The Non-Playoff Team End Of The Year Awards

With the season coming to a close on Wednesday, 16 teams are preparing for the playoffs while the other

With the season coming to a close on Wednesday, 16 teams are preparing for the playoffs while the other 14 teams are going home.  Of the 14 teams left out of the postseason dance, some are left heartbroken after coming up short, while others are just happy with the progress their teams made throughout the year.  Players on these teams often go unrecognized as a result of their team’s lack of success, which just isn’t fair.  Players like Kevin Love in his Timberwolves days, and Demarcus Cousins in his Kings days would consistently put up huge stat lines without playing any playoff games, so in their honor we shall recognize the winners of the non-playoff team end of the year awards.

Most Valuable Player: Anthony Davis

Every season since Davis’ first and only playoff appearance in 2015, people around the NBA have expected him to take the next step as a superstar.  Individually, he has taken that step, as he averaged 28 points, 11.8 rebounds, 2.2 blocks, and 1.3 steals per game this season.

Without context, that is an absolutely elite season that would make Davis an MVP candidate easily.  With context, however, you recognize that his team only won 34 games, which makes it incredibly difficult to even include him in the top 5 of the MVP voting. Lucky for Davis, however, winning is not a requirement in these awards, and his elite numbers make him the easy choice for MVP of the non-playoff teams.

Coach of the Year: Erik Spoelstra

After starting 10-31, the Heat completely turned their season around and finished the year 30-11, ending with a 41-41 record.  They were the biggest feel-good story of the second half of the season, and many thought they deserved a playoff spot for how hard they fought, but in the end they came up one game short.

Even though the team is probably feeling pretty down on themselves, they still have a lot to be proud of, and none of it would have been possible without Erik Spoelstra leading the way.  Spoelstra was able to develop his young and inexperienced cast of players so well that the team finished with eight players averaging double-digit points, which led the league.

Most teams would have thrown in the towel mid way through the season and decided to tank for a good draft pick, but Spoelstra believed in his team.  He knew that his team could make the playoffs no matter what, and even though they came up short their valiant effort should not go unrecognized.

Most Improved Player: Nikola Jokic

For the most of the year, the Nuggets held onto the eight seed in the West.  Jokic was the biggest reason the team had such success.  After coming on the scene last year as a surprise member of the All-Rookie First Team, he built on that and took his game to a whole new level.  In the last 41 games he played this season, he averaged 19.7 points, 11.5 rebounds, and 5.8 assists per game while shooting 58% from the field.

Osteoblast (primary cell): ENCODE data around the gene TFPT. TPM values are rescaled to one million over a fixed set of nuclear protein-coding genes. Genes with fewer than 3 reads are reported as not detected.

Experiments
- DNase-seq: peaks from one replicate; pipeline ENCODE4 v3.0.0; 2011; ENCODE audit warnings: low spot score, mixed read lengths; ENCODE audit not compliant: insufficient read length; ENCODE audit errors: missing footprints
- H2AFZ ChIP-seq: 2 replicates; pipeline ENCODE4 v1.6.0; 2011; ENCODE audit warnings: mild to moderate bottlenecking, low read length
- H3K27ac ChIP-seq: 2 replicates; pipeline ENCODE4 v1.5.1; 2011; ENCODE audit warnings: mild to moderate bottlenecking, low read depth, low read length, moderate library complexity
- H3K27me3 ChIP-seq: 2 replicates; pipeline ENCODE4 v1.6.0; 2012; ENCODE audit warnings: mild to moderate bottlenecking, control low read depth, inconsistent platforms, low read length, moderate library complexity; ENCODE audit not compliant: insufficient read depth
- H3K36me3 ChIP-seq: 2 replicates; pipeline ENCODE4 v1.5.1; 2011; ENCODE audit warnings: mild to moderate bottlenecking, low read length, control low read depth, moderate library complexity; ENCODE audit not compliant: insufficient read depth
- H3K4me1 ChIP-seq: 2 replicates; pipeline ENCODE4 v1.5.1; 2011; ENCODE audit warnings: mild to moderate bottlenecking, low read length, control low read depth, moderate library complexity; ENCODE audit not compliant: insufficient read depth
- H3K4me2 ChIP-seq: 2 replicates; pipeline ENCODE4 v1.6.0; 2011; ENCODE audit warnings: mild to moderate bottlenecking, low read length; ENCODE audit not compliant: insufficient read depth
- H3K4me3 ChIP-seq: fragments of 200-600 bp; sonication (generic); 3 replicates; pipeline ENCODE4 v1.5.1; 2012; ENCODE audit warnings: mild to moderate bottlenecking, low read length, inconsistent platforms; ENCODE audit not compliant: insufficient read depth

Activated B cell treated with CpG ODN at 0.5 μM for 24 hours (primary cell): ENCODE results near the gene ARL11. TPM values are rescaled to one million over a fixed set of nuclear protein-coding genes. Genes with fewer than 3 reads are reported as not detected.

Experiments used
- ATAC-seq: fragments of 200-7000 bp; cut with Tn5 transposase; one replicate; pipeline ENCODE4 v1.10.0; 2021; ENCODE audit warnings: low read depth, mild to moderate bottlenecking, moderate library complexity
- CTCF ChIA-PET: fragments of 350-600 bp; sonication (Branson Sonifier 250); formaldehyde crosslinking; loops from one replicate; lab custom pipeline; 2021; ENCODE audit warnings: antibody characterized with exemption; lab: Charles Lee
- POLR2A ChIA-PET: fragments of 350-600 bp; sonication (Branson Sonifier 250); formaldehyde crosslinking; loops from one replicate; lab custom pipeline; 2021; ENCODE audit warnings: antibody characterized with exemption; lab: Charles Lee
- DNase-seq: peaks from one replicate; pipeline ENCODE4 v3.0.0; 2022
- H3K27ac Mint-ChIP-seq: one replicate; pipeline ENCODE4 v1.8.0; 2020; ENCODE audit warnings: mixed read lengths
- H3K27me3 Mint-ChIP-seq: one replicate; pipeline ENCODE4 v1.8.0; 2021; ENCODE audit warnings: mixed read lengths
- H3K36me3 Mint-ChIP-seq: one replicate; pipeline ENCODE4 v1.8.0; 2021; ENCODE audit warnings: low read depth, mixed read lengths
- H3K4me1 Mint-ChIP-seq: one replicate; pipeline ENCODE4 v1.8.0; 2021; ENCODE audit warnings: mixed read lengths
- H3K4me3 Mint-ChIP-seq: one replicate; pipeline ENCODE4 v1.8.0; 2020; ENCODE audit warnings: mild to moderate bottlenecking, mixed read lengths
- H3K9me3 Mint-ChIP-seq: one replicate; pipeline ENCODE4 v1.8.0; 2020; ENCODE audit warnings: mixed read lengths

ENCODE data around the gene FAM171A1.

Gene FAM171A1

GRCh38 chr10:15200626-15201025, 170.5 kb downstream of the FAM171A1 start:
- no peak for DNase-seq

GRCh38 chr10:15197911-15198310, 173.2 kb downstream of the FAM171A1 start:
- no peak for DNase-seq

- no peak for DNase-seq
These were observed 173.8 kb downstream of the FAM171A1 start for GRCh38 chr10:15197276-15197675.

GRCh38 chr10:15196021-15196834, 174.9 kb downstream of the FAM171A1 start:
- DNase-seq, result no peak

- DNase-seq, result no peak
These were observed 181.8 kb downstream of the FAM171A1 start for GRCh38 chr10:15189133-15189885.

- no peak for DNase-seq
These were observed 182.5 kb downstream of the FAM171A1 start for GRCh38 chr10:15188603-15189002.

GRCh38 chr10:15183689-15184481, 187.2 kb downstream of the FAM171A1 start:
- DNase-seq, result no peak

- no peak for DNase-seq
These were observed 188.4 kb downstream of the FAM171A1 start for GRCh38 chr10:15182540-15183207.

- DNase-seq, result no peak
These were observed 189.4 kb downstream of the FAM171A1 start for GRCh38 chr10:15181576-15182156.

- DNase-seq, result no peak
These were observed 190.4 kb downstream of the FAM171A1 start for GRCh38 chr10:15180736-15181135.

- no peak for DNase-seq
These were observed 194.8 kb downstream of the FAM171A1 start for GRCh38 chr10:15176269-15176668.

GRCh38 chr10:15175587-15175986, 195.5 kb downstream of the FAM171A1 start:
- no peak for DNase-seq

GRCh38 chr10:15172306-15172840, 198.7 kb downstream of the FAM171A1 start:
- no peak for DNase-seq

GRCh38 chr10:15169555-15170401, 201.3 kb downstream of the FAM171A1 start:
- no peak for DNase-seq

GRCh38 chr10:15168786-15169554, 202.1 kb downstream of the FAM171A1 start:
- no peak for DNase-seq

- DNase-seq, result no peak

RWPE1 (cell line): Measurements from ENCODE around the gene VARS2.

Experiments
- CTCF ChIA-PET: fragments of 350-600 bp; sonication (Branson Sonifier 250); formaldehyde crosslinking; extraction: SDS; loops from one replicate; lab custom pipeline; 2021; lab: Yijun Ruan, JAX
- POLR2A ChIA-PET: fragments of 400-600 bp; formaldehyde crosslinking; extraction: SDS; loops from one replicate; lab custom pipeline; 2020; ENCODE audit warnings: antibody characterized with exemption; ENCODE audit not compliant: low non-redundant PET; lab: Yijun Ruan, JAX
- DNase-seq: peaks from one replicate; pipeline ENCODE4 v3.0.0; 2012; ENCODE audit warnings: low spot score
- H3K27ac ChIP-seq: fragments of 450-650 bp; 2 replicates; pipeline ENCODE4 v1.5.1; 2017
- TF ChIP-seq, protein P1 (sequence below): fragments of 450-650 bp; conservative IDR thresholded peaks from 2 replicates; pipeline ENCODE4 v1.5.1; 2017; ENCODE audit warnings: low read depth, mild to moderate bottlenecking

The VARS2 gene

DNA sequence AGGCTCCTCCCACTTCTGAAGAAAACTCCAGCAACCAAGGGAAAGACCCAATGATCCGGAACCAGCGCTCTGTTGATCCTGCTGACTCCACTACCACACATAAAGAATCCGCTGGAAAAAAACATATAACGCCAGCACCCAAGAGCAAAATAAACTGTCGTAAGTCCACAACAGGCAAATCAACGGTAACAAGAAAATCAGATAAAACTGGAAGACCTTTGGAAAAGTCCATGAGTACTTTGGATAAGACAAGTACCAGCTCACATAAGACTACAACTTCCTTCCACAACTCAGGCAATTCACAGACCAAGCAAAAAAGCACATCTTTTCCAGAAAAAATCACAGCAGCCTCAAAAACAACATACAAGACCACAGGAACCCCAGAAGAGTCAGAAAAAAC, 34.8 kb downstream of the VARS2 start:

His offensive talent is unmatched by any big man in the league because of his elite passing ability for a player his size.  He can score from anywhere on the court, and when he is doubled he almost always makes the right play to find the open teammate.  Similar to the Heat, his Nuggets finished one game back of the playoffs, but his team was projected to be at the bottom of the table before Jokic took the step forward he did this season.

What is also incredibly impressive is Jokic’s offensive rating of 126, demonstrating that the Nuggets with him on the court had one of the best offenses in the entire league.  Moving forward, the Nuggets have found their cornerstone to build around.

Defensive Player of the Year: Anthony Davis

Yes, Anthony Davis is walking away with two awards in this ceremony.  Davis not only had the tremendous offensive year that got him the MVP, but his defensive dominance is also on a whole other level.  He was second in the NBA in blocks per game at 2.2, and was seventh among power forwards and centers in steals at 1.3 per game.

Looking into the deeper individual defensive numbers is when his dominance becomes obvious.  With Davis as the defender, players shoot 6.3% worse from the field, and only 41.5% total.  In the paint, players shoot 7.7% worse as well, showing his ability to be an elite rim protector.  His defensive rating is 102 as well, showing that even though his team may not be very good around him, teams still struggle to score when he is on the court.

Overall, Davis should one day win this award for real as long as he can help his team win a few more games in the future.  For now, however, this made up award should make due.

Sixth Man of the Year: James Johnson

I already discussed the turnaround of the Miami Heat, but besides Coach Spoelstra, Johnson helped right the ship midway through the year as well.  He did a little bit of everything when he subbed into the game, as his numbers show.  He averaged 12.8 points, 3.6 assists, 4.9 rebounds, 1.1 blocks, and 1.0 steals per game, showing his multifaceted ability.

He also contributes in a lot of ways that don’t show up in the box score.  His willingness to accept any role he is put into makes things a lot easier for the rest of the team.  He can guard practically any position on the court to a certain extent, and he is very unselfish about his contributions.  He is always willing to do what’s best for the team before what’s best for himself, and that is why he has finally broken out into a solid role player in the league this year.

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Jason Dandy